The Cold War: Country Trends--Malaya

Figure 1.--Britain suffered substantial damage during World War II, both during the Blitz and subsequent V-1 and V-2 attacks and it was essentially bankrupted by the effort to resist the Germans and Italians as well as the Japanese. And the shift to Socialist policies after the War impaired the post-War recovery. As a result, it was not in a position to resist Communism around the world. One place it did make a stand was in Malaya. Here British commandos are at the port of Plymouth being deployed to Malaya in 1950. The press cation read, "Where you Off to, Myte?: A little boy, with envy and admiration written on his face, breaks into British Commando ranks at Plymouth to ask one of the soldiers where he was going. The troops are headed for the Malayan area to reinforce garrisons already there." The photograph was dated July 5, 1950. At the time, the North Koreans had just invaded Sout h Korea. Britain would also participate in that conflict.

Malaya and Singapore had been British colonies before World War II. The Malays and Chinese (mostly in Singapore) were shocked at the ease with which the Japanese defeated the British who had seemed so overwhelming powerful before the War. The Japanese brutalized the Chinese, but behaved in a more restrained fashion toward the Malays. The British drove the Japanese out of Burma, but Japan surrendered before operations were launched against the Japanese in Malaya and Singapore. The Japanese occupation with its propaganda of Asia for Asians promoted the growth of anti-British nationalist and Communist sentiment. Thus the British when they returned encountered growing nationalist sentiment, especially among the Malays. The British because of the World War II damage to their economy and austerity at home and partly because of the Labour Government's socialist policies, was forced to withdraw from many Cold War conflicts such as aiding the Greek Government. The British decided, however, to make a stand in Malaya. Britain committed itself to an expensive and protracted struggle against the developing Communist insurgency in Malaya. The British pursued this effort without American support because it was a colonialist effort. Primeminister Attlee framed what came to be called the Malayan Emergency (1948–1960) as part of a Soviet attempts to use the local Communist party to support its world-wide expansion efforts. During the Cold War era when the Western democracies were indeed threatened by Soviet expansionism, the British claims were largely accepted. Scholars now see the Emergency as a largely localized effort conducted by a variety of not very well coordinated disparate groups, of which the Communists were a major part. Geography limited the ability if the Soviets or the Chinese to support and supply the insurgent forces. Unlike Vietnam, there were no gue rrilla operations before and during World War II nor did Malaya have a border with China. Another factor was the largely Muslim religion of the Malays which affected Communist recruitment.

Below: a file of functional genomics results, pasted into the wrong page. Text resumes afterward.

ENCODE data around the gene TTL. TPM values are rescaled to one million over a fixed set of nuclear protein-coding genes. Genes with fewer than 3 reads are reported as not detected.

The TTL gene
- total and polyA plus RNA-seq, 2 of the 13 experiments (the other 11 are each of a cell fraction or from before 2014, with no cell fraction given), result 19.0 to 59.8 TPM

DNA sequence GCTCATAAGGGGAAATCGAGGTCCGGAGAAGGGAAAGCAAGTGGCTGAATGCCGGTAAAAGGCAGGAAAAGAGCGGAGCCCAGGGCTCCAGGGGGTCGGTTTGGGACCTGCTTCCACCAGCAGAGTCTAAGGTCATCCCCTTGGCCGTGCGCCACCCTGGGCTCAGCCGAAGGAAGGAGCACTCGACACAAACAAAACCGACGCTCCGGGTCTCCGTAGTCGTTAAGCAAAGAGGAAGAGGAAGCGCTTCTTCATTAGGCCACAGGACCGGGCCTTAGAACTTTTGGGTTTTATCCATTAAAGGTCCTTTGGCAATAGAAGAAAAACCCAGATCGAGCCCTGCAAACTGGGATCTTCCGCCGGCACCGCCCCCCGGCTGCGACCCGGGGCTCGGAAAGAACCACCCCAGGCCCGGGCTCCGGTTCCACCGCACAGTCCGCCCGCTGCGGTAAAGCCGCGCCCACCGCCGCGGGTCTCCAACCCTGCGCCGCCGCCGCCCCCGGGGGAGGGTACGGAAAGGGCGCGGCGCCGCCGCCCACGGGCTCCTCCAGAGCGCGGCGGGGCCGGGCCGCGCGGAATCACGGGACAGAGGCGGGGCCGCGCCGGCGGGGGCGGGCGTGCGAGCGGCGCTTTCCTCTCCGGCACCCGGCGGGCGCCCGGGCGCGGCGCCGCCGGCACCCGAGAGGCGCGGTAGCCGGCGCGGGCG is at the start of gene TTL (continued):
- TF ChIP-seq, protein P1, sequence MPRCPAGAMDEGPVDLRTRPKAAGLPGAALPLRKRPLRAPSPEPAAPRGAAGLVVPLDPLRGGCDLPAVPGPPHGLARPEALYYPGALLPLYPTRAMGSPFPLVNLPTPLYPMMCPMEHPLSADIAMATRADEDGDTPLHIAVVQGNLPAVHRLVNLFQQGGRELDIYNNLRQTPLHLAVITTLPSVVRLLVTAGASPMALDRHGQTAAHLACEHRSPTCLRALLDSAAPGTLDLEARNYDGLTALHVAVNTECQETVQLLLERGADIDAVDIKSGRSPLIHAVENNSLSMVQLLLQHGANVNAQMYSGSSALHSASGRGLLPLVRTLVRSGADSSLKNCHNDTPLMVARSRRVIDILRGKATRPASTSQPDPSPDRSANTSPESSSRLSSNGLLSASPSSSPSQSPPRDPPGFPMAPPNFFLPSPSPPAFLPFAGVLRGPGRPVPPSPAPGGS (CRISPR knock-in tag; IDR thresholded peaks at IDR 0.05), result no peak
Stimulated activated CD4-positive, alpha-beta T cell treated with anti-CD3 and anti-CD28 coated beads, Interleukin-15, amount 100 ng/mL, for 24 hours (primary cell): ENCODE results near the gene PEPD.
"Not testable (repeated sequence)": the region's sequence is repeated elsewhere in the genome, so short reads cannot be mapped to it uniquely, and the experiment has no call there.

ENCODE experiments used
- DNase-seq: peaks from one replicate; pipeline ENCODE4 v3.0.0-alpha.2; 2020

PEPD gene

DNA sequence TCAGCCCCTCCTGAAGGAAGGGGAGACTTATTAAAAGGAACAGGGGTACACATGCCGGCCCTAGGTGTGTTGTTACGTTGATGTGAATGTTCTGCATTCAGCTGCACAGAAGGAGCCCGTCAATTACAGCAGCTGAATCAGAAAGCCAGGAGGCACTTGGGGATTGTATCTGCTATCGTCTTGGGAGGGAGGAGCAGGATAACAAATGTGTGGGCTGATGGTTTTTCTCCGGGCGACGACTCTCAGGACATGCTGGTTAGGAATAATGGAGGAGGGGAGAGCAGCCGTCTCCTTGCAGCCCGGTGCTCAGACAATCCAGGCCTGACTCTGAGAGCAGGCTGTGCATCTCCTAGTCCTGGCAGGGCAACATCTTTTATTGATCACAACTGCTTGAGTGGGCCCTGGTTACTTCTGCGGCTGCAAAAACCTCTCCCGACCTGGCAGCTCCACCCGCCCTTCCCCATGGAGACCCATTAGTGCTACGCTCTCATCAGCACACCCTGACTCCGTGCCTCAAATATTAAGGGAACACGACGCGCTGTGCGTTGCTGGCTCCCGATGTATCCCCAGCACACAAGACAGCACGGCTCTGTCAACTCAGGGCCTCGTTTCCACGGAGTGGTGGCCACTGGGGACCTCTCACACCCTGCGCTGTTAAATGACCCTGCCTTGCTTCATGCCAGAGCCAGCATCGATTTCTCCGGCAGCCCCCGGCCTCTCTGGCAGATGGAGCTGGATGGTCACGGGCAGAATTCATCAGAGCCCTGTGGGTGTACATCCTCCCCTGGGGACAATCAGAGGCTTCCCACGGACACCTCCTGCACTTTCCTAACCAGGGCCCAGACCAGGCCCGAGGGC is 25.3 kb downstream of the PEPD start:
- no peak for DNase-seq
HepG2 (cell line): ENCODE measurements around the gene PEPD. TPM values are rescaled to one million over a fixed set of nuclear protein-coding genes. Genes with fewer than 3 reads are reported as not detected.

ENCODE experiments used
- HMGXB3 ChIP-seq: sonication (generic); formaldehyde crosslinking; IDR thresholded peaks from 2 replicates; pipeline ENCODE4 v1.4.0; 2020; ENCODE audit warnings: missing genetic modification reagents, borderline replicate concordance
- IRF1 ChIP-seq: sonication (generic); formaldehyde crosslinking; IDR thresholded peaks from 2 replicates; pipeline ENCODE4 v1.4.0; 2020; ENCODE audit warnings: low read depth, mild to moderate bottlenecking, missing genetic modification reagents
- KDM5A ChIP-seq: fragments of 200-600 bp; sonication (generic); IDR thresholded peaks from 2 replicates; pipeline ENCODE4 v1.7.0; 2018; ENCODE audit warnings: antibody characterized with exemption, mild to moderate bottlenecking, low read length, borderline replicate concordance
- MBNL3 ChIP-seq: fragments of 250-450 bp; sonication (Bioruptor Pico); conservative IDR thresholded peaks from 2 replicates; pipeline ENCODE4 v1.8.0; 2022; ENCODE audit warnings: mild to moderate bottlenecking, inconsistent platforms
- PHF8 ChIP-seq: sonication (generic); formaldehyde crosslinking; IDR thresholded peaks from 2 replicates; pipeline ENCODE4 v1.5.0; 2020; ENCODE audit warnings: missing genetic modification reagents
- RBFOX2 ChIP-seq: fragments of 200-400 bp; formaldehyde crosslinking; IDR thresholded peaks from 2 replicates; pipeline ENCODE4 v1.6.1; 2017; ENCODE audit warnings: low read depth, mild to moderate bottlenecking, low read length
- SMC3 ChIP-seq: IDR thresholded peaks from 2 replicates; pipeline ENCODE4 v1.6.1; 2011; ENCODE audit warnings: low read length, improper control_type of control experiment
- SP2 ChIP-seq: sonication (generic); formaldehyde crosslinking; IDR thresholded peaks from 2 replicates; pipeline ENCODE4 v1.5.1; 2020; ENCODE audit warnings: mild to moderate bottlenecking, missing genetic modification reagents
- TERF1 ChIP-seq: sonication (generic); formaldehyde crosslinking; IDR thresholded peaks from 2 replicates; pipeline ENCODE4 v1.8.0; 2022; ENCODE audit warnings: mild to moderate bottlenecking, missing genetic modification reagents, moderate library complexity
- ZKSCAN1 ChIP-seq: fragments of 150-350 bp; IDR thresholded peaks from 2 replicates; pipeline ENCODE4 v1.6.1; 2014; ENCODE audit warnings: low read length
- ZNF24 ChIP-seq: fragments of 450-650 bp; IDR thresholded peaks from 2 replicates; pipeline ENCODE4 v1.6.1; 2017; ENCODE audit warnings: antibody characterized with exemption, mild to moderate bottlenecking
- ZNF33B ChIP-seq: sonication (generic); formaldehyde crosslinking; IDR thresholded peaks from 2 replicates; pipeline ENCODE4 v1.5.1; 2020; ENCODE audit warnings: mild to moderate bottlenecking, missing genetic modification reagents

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Created: 5:17 PM 11/22/2013
Spell checked: 10:31 PM 11/23/2013
Last updated: 10:32 PM 11/23/2013